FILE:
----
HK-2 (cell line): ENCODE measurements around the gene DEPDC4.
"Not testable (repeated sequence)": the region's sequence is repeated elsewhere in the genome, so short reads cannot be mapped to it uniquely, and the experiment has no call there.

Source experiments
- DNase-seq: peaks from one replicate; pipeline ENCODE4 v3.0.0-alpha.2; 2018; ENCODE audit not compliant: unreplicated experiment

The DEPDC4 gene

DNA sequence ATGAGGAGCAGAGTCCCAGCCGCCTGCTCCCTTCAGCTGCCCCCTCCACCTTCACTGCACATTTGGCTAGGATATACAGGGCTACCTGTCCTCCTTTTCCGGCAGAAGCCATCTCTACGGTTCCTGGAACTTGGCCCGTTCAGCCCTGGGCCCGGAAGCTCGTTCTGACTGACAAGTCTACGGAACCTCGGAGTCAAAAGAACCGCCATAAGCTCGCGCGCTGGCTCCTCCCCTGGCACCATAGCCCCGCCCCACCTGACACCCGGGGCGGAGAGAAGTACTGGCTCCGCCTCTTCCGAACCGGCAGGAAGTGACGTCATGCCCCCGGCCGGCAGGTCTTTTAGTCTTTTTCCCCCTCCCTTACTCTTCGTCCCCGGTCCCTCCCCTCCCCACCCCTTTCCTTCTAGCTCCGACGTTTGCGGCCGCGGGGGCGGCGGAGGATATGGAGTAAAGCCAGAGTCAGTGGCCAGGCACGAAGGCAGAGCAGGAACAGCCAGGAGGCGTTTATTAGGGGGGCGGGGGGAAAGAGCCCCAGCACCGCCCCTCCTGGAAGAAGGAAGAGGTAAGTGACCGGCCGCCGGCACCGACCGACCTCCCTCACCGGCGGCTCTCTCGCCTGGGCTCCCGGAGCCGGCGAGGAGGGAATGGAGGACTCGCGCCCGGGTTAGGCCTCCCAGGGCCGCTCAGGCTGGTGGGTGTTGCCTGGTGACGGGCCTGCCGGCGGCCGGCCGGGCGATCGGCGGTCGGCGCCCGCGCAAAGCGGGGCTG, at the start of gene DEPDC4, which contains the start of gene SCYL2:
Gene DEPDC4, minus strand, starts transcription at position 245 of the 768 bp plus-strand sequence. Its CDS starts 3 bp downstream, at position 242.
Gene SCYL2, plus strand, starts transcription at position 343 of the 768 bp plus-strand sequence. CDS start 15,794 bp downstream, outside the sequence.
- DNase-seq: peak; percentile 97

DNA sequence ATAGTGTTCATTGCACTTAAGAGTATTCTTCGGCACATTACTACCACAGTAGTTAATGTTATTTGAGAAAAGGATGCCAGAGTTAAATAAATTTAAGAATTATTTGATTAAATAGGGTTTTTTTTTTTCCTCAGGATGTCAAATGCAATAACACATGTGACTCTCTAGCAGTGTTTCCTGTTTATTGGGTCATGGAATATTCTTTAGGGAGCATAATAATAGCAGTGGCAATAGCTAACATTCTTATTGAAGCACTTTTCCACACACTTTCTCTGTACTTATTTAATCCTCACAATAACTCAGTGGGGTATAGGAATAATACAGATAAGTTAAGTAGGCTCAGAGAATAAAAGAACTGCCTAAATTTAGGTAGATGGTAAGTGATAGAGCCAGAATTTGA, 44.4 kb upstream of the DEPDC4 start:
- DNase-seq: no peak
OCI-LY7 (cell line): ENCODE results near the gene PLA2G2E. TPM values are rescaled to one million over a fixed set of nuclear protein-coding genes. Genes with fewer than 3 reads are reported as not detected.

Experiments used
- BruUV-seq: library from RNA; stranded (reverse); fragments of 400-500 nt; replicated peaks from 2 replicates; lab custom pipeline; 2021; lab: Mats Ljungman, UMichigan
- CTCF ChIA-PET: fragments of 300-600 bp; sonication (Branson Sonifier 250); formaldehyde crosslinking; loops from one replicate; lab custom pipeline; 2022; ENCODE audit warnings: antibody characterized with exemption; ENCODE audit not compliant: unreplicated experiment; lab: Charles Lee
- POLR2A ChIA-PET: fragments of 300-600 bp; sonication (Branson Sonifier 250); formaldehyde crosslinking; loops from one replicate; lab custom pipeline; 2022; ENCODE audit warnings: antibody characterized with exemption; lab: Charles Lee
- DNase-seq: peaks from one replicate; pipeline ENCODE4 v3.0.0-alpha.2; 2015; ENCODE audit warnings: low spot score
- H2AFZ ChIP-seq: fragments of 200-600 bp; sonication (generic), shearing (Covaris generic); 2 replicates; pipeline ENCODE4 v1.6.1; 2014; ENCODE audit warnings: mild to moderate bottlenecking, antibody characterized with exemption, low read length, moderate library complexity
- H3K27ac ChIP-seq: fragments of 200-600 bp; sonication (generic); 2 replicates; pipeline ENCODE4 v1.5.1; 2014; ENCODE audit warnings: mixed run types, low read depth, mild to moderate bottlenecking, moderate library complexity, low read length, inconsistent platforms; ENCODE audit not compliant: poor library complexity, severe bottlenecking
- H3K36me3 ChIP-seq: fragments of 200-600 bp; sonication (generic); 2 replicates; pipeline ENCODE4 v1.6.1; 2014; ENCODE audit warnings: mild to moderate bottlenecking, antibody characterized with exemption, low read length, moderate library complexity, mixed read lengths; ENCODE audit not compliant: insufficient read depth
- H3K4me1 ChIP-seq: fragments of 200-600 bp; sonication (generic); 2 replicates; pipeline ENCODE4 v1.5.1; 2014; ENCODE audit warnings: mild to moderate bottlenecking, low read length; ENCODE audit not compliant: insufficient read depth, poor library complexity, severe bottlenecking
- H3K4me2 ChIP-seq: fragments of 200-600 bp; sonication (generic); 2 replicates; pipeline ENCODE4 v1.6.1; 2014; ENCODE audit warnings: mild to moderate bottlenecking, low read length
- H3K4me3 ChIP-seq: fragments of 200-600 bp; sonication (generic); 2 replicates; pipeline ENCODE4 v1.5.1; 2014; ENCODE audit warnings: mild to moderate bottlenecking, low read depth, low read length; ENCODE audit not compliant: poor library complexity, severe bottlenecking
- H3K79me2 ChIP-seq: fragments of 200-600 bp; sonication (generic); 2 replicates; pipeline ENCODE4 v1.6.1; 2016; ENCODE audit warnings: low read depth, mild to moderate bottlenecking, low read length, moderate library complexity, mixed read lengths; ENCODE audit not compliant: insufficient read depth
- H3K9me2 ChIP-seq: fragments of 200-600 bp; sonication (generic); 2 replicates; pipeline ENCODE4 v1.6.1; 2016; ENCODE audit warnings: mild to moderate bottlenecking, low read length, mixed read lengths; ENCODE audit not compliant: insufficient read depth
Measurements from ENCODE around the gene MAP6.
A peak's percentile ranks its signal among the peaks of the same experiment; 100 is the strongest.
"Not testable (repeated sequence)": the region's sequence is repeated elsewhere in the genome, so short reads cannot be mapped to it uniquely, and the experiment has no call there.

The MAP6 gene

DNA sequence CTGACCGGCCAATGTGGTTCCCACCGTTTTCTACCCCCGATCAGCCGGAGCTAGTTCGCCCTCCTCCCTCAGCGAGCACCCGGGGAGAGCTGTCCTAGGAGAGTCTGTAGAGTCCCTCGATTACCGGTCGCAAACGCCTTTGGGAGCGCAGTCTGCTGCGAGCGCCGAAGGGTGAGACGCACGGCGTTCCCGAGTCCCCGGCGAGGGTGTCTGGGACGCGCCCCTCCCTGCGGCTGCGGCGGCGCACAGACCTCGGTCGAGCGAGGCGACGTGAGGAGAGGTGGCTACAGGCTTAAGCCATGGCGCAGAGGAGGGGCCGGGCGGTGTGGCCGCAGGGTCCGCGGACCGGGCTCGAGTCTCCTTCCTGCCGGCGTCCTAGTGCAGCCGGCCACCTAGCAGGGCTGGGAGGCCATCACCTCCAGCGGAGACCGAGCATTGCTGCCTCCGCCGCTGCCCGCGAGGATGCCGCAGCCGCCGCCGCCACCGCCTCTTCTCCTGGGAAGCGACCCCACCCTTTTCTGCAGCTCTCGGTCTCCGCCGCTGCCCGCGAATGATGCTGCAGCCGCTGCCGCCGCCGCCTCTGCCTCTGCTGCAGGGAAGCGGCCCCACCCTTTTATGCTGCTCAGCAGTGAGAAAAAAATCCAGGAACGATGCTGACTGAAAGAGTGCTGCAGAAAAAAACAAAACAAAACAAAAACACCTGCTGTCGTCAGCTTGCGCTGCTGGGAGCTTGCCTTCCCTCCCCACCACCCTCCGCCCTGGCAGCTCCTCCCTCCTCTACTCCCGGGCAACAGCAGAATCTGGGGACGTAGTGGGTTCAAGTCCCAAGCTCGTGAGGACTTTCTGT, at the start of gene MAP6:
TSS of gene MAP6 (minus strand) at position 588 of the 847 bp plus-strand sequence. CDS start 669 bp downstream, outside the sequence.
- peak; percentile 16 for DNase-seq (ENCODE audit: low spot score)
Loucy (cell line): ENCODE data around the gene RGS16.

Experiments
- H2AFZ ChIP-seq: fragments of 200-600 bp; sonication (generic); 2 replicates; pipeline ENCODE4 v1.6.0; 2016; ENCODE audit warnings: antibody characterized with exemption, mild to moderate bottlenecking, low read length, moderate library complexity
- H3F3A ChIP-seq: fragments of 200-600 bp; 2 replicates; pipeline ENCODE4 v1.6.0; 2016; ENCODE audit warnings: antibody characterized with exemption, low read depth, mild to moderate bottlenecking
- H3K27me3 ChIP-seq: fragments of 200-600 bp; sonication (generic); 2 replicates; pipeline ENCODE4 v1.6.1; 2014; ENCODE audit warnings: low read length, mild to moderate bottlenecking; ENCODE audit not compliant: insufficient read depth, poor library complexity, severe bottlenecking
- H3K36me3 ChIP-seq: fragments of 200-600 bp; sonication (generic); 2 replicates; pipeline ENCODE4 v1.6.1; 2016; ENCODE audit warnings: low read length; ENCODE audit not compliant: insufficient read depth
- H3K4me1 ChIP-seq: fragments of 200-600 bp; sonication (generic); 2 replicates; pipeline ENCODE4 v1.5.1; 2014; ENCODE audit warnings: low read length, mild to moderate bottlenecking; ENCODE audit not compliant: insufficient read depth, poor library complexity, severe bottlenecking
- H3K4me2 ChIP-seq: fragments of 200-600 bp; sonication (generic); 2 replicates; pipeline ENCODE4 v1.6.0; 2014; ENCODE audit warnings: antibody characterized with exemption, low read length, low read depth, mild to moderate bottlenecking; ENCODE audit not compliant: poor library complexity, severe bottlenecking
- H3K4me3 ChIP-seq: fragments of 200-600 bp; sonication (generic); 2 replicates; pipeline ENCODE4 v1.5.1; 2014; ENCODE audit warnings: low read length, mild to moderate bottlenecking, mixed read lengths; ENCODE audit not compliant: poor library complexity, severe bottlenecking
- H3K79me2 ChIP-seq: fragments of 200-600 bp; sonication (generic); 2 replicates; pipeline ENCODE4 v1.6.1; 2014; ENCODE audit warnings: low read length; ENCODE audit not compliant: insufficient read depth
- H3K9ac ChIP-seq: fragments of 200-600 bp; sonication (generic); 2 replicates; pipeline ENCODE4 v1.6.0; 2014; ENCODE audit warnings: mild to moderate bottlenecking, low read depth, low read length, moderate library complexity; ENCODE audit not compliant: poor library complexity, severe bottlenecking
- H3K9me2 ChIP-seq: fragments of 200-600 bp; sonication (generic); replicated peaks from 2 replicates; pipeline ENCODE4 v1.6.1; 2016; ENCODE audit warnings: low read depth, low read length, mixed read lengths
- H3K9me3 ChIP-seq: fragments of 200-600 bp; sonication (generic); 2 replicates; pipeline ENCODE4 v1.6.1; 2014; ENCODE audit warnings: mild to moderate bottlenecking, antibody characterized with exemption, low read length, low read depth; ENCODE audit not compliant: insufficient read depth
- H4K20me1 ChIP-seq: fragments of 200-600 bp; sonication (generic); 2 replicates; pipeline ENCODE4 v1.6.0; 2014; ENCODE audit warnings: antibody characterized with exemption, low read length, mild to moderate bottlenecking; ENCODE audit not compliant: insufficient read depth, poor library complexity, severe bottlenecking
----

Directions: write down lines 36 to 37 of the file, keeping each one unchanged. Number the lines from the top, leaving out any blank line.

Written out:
- H3F3A ChIP-seq: fragments of 200-600 bp; 2 replicates; pipeline ENCODE4 v1.6.0; 2016; ENCODE audit warnings: antibody characterized with exemption, low read depth, mild to moderate bottlenecking
- H3K27me3 ChIP-seq: fragments of 200-600 bp; sonication (generic); 2 replicates; pipeline ENCODE4 v1.6.1; 2014; ENCODE audit warnings: low read length, mild to moderate bottlenecking; ENCODE audit not compliant: insufficient read depth, poor library complexity, severe bottlenecking